A collective of bibliophiles talking about books. Book Fox (vulpes libris): small bibliovorous mammal of overactive imagination and uncommonly large bookshop expenses. Habitat: anywhere the rustle of pages can be heard.
The chances of Cecil Aldin opting to earn a living as anything OTHER than an artist could be categorized as ‘slim to non-existent’.
His father had been a keen amateur artist and Cecil himself started drawing as a child. He initially studied under Albert Moore, then at the National Art Training School (which later became the Royal College of Art) before spending a summer with the renowned animal artist Frank Calderon.
The years of study may have refined his technique and deepened his understanding of his craft, but his talent was innate and informed by his great affinity with animals – most especially dogs. He drew from life and his ability to catch the essence of an animal in a rapid sketch, (to be refined later at his leisure) was almost uncanny.
As an enthusiastic twenty-something, his determination to make his way as an artist led to him inundating The Illustrated London News with his work. His persistence paid off, and by the turn of the century his sporting prints and book illustrations had won him a substantial public following – which increased after an exhibition in Paris in 1909. Marriage and two children resulted in the addition of nursery pictures to his rapidly growing repertoire.
During the First World War – too old for active service – he was major in charge of the remount depot at Calcot near Reading, a task which must have grieved the animal-loving man deeply because it involved dealing with the horses that were being sent out to almost certain death on the Western Front. In 1917, he lost his only son in the action on Vimy Ridge.
After the war he turned his attention once again to the perennially popular hunting scenes, but in addition he also produced a superb set of nostalgic prints of old coaching inns, cathedrals and manor houses, many of which continue to be reproduced on endless Christmas and greetings cards.
It is, however, for his love affair with dogs that Cecil Aldin is best remembered today. Towards the end of his life, increasingly troubled by arthritis, he concentrated on them almost exclusively, sketching his own (whom he called ‘The Professionals’) and those of visitors (‘The Amateurs’) over and over again. He would let them loose in the 60 foot long ex-army barracks that was his studio and wait patiently – often for hours on end – for them to settle in the right pose.
An early best seller was A Dog Day in 1902. Aldin provided the illustrations for the whimsical narrative of Walter Emanuel. The little book – much reprinted – tells the story of one enterprising terrier’s typical day in an Edwardian household.
5.15: Awakened by a bad attack of eczema.
5.20 to 5.30: Slept again.
5.30: Awakened again by eczema. Caught one.
His favourite model was his ebullient bull terrier Cracker who – thanks to dozens of magazine and newspaper illustrations plus a series of hugely popular books – became one of the most famous dogs in the world. Cracker was almost pure white, with a jaunty black patch above one eye, giving him a rakish appearance which he fully lived up to. His straight man was a simply enormous Irish Wolfhound called Micky, usually to be found lounging full length on an old sofa. As is often the case with very large dogs, Micky was phenomenally good natured and literally allowed Cracker to walk all over him.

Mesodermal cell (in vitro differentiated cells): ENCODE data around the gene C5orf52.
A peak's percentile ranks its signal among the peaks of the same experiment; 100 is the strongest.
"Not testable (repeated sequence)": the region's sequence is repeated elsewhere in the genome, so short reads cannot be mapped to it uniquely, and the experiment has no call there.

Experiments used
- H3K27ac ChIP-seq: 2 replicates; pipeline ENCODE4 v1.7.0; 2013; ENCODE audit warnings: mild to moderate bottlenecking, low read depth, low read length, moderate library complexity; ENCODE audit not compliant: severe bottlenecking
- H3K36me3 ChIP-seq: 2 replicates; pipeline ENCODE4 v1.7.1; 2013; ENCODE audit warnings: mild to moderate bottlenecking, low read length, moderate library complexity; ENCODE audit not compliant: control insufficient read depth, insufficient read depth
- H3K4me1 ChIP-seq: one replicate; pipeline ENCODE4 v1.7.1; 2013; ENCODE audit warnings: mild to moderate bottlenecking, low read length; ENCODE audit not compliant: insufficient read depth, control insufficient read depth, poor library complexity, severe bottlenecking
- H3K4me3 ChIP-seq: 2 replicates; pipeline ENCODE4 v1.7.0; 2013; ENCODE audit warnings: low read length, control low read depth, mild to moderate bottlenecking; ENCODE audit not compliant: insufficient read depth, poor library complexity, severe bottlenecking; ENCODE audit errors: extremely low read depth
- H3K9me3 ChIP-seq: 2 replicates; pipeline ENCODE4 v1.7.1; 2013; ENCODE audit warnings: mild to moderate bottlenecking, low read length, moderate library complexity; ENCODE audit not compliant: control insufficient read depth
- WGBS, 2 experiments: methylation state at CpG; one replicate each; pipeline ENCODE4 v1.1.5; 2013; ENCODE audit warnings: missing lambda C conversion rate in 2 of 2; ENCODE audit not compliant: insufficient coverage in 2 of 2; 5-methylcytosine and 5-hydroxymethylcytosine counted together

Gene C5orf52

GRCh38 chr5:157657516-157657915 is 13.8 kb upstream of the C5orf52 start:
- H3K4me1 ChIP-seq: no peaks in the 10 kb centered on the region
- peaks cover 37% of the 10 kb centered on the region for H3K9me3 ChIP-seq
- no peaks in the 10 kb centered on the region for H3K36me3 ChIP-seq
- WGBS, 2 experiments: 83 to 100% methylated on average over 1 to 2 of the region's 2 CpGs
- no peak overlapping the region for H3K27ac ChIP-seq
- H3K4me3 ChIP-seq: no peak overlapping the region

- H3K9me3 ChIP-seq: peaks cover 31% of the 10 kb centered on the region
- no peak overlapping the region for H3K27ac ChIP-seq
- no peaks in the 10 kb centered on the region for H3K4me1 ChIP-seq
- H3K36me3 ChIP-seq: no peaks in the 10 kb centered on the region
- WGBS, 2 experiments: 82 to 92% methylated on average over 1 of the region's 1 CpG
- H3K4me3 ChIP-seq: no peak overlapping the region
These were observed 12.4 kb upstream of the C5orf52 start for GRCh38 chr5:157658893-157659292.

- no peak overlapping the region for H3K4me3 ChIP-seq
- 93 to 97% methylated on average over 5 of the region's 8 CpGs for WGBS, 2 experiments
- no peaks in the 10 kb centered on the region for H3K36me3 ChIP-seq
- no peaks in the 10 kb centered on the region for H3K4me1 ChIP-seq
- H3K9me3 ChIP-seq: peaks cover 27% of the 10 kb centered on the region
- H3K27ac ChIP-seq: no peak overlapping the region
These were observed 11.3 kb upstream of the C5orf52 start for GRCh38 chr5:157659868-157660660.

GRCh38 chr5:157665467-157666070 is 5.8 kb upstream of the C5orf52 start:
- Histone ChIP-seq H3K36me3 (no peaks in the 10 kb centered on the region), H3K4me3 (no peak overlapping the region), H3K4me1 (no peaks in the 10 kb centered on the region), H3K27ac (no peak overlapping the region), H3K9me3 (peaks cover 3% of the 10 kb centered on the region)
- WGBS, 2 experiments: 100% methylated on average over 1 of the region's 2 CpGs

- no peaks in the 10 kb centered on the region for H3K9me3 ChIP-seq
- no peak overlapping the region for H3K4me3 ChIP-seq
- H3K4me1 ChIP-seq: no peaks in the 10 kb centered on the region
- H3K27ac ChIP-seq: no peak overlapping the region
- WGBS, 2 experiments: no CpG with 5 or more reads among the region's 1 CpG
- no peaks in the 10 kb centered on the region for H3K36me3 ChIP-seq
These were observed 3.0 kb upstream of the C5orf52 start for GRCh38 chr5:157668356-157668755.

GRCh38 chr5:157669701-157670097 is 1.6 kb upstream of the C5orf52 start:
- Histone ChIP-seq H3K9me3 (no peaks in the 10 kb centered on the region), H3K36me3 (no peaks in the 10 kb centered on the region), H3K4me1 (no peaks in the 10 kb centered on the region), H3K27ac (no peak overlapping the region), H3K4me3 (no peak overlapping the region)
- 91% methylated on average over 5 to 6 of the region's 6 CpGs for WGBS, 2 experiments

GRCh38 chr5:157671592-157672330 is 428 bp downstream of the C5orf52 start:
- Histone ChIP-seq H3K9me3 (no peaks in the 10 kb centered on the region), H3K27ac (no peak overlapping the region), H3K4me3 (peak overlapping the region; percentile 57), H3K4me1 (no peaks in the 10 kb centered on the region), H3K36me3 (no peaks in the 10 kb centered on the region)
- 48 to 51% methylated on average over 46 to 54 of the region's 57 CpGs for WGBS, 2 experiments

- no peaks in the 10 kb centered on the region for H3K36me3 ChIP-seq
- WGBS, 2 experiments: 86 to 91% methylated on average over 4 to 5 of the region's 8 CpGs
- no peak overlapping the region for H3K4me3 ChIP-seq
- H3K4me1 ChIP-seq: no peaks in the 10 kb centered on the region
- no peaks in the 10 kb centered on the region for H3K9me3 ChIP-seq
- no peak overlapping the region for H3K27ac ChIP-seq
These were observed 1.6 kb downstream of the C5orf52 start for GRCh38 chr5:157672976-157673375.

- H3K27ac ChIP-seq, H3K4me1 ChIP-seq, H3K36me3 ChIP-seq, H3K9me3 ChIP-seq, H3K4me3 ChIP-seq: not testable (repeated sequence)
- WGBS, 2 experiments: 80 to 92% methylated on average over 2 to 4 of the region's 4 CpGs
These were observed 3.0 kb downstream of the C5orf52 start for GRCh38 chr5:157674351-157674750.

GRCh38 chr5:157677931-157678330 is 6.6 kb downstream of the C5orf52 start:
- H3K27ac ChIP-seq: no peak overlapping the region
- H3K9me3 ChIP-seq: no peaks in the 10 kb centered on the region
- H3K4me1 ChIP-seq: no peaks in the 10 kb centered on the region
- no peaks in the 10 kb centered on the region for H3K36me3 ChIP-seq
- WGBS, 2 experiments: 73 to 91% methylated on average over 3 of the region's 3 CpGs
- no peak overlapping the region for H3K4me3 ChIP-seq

One of Aldin’s most successful books was Sleeping Partners, which consisted of nothing more than 20 pastel studies of Cracker’s attempts to claim some of the sofa for himself. To thumb through it is to understand why it was said that Aldin captured the very soul of a dog.
When his health began to decline, Aldin and his wife Rita moved to Majorca, taking Cracker and Micky with them. There, he continued to produce books and features about them for The Illustrated London News, the New York Times and The Sketch. The two dogs were so popular they even received their own fan mail.
Unfortunately, Micky never really acclimatized to his new surroundings. He died from heart failure just a year after the move to Majorca.
In January 1935 while Aldin was away on a visit to London, Cracker – back home in Majorca – started to howl in a most extraordinary and unprecedented fashion. It was several hours later that the news reached Rita Aldin that her husband had died from a heart attack in the London Clinic. She could not ascribe the terrier’s behaviour to anything other than a reaction to the severing of a psychic link between the man and the dog.
Following Aldin’s death Rita wanted to return to England, but that would have entailed putting the 10 year old Cracker into quarantine. She wouldn’t desert him, and so she stayed in Majorca with him until his death in 1937. Such was his fame that he received his own obituary notice in The Times:
Cracker, the bull terrier, for many years the beloved companion and favourite model of the late Cecil Aldin, died July 31st, Mallorca. Deeply mourned.
The books that Cecil Aldin illustrated are too numerous to list in their totality, and many are now out of print (and changing hands for small fortunes) – but the ‘classics’ are reprinted and still readily available:
Cecil Aldin’s long out of print autobiography, Time I Was Dead: Pages from My Autobiography (1934) is now a collectible, currently selling for three figures – as does Roy Heron’s 1981 biography Cecil Aldin, the Story of a Sporting Artist (which is really ironic considering that it when it was published, it was quickly remaindered).